Mark Zuckerberg Gets Even Richer, Joins The Ranks Of The ‘Centibillionaires’
As of Thursday, according to the Bloomberg Billionaires Index, the 36-year-old Zuckerberg was the third-richest person in the world, right behind Bill Gates, worth $120 billion, and Jeff Bezos, worth $190 billion. His net worth — the majority of which is derived from a 13% stake in Facebook — is 1,590,552 times the median U.S. household income, Bloomberg reported.
The bump in Zuckerberg’s fortunes occurred as Facebook stock jumped up 6.3% one day after the company’s Wednesday release of Instagram Reels, a short video feature so reminiscent of a certain rival social media network that TikTok CEO Kevin Mayer outright declared it a “copycat product.”
In a July earnings call, Facebook announced that the users of its various apps, including Instagram and WhatsApp, had surpassed 3 billion for the first time, with revenue growing 11% to nearly $18.7 billion. The company cited “increased engagement as people around the world sheltered in place” due to the COVID-19 pandemic as a reason for the growth.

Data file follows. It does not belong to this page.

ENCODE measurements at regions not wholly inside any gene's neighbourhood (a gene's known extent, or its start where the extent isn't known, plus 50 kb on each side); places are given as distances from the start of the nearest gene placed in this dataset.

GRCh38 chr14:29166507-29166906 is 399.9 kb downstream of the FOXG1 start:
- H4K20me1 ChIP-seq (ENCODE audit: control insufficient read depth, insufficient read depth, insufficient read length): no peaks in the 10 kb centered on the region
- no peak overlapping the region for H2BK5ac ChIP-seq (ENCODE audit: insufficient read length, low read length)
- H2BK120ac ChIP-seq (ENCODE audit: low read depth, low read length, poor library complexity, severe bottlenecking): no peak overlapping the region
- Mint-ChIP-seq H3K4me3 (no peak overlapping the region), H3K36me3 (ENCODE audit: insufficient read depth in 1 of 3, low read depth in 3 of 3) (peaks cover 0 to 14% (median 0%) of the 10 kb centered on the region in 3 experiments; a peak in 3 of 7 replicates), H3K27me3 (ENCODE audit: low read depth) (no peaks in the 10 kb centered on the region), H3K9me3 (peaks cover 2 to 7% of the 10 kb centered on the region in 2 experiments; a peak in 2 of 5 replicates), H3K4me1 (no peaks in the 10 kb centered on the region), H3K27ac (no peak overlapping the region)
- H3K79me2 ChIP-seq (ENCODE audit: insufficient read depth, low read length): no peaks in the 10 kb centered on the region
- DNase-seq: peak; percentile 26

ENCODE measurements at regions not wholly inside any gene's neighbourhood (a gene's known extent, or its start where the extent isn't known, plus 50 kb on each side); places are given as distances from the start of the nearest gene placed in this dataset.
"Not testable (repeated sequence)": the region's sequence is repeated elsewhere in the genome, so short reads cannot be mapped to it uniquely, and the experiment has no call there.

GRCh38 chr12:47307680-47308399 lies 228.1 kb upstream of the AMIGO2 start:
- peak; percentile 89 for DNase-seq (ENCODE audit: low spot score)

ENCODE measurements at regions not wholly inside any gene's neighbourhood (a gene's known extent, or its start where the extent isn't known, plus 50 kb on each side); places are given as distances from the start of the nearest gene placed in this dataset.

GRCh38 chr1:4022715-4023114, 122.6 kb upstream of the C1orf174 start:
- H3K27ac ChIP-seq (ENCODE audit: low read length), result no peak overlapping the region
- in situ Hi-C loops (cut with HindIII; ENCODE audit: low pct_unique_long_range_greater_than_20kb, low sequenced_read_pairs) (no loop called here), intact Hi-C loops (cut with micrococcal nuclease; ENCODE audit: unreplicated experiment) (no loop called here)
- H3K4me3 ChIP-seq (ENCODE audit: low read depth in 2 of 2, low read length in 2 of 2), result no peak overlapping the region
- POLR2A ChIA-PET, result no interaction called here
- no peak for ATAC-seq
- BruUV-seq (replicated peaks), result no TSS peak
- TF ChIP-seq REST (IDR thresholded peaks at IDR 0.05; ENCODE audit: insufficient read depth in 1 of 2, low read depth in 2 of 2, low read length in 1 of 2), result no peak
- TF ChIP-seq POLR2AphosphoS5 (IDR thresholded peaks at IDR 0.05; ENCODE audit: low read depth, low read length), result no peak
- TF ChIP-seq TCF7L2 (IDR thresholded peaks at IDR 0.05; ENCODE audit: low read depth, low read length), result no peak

Zuckerberg, who originally launched Facebook in 2004 from his Harvard University dorm room, may now be in the $100 billion club, but the CEO has also been the recipient of a number of recent headaches. In late July, Zuckerberg was grilled by members of Congress alongside Amazon’s Bezos, Google’s Sundar Pichai and Apple’s Tim Cook on a number of topics, including accusations of stifling competition in the tech industry.
A 100-page independent civil rights audit into Facebook’s business practices also released in July revealed that the company was “far too reluctant to adopt strong rules to limit misinformation and voter suppression.”
Zuckerberg in particular has drawn strong criticism from civil rights groups for failing to limit extremist content and misinformation on Facebook, with Rashad Robinson, president of the nonprofit civil rights group Color of Change, blasting the CEO for “lecturing [activists] on freedom of expression” while continuing to “make policy and products without any kind of understanding of voter suppression, of suppression of voices.”
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